Your agent is tops, but can she do this?

Chicago Tribune

Sure, you’ve been told again and again that people start their house-hunting journeys online, but the Internet as a real estate tool goes beyond scrolling through listings. Selections from the latest crop of services for home buyers and sellers:

It’s a time-honored tradition in America: Tuck a note into a stranger’s mailbox that says, “I love your house. If you ever want to sell it ...” or words to that effect.

Now you can do that online, at least in Finland. A website there,, claims to have photographed and mapped every building in Helsinki. Would-be buyers can earmark properties that interest them and post offers to buy online in case the owner happens to check in -- which, given human nature, isn’t unlikely these days., an online Seattle brokerage, has obtained a U.S. patent on a similar concept.


Then there’s, which has found a way to meld property-hunting with romance.

As a sideline to its primary role as a source of real estate sales data, it has developed maps that purportedly pinpoint neighborhoods populated by wealthier single men. For example, areas where the average single man’s income is more than $100,000 a year are noted by the symbol "$$$"; areas where the average is $80,000 to $100,000 a year get "$$,” etc.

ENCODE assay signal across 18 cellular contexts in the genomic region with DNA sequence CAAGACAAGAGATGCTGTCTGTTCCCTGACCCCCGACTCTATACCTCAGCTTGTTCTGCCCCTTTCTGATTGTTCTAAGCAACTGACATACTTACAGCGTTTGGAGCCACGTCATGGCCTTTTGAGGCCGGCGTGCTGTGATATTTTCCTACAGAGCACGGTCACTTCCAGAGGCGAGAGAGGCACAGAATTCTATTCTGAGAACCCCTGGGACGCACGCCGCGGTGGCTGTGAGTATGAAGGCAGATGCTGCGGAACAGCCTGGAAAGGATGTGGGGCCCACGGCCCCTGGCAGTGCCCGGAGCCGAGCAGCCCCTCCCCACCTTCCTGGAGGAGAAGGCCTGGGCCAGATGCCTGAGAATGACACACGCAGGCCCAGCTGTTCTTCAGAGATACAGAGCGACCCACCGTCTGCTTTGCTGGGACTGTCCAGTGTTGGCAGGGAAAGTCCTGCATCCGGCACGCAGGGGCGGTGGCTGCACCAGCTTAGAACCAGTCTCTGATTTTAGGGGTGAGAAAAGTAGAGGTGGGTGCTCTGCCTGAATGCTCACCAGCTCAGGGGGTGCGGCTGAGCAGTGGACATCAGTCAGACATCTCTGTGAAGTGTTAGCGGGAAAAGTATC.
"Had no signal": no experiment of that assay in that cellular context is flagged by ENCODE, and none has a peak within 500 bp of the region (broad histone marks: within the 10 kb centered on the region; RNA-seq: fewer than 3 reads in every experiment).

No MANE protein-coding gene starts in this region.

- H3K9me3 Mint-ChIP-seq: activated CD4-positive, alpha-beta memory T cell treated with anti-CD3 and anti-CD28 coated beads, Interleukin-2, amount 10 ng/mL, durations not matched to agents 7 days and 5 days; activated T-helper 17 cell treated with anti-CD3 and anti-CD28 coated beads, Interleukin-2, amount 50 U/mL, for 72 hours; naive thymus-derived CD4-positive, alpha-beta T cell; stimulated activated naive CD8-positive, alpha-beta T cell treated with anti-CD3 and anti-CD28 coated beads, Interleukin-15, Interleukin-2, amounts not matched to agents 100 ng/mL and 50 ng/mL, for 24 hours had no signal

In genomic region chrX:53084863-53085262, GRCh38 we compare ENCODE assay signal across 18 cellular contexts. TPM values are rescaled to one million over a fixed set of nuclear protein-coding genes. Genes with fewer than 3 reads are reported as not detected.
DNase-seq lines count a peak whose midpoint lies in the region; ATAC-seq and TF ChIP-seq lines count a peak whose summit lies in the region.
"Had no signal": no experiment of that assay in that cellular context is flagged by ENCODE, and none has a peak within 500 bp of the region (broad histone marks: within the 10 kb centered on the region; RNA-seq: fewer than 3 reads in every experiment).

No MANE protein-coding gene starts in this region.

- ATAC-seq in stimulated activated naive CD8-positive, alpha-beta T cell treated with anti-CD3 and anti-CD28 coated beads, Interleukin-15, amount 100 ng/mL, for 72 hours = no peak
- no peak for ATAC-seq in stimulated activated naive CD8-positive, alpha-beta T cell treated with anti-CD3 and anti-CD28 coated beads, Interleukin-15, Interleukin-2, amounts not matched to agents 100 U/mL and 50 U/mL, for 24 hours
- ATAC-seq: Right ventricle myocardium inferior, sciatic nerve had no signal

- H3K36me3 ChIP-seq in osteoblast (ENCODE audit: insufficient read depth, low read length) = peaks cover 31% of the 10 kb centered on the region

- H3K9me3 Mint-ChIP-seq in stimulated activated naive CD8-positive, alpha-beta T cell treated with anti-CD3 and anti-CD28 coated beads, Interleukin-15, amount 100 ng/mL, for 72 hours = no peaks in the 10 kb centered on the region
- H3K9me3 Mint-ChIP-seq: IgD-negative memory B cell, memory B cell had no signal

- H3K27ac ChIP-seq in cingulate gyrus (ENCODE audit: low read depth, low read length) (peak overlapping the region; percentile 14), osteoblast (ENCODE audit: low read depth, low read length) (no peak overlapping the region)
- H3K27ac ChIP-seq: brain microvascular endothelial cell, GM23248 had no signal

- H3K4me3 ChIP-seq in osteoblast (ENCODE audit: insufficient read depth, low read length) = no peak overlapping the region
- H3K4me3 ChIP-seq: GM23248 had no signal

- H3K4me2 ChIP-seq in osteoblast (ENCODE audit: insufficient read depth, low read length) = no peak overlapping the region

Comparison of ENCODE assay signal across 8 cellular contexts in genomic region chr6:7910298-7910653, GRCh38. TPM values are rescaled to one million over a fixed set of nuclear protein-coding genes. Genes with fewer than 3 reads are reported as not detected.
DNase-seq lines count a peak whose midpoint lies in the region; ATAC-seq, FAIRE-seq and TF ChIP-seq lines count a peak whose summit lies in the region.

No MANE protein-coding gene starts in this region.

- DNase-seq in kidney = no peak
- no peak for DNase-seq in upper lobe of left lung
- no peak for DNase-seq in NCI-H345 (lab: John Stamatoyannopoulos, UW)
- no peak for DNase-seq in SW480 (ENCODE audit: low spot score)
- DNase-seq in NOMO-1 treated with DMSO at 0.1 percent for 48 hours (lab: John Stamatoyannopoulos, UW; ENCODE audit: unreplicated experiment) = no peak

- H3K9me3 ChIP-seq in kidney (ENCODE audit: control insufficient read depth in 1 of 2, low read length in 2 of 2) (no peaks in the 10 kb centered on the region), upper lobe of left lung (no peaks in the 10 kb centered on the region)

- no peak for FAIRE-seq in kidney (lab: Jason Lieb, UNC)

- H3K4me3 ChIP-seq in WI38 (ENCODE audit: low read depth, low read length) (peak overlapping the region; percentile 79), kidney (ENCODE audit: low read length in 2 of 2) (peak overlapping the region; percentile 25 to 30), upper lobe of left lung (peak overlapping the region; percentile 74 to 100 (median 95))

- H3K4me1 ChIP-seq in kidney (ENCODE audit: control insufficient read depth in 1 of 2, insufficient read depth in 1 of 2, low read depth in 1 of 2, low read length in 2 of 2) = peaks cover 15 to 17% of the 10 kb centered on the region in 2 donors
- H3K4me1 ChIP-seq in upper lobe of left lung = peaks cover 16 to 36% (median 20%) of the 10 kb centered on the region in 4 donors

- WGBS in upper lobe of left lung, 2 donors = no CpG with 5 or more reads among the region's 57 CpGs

And while we’re at the intersection of real estate and mapping, here’s one that might help you learn whether, instead of Mr. Wonderful, you’re moving in next door to Mr. Yech. does what its name implies: provides a map with icons marking the locations of registered sex offenders.

From the doorstep to your desktop: For decades, a visit from Welcome Wagon meant that a smiling neighbor lady would drop by the homes of newcomers. Those visits went away in 1998, mostly because the lady of the house was at work. Now there’s, and the smiling neighbor has gone totally virtual.


Warm, isn’t it?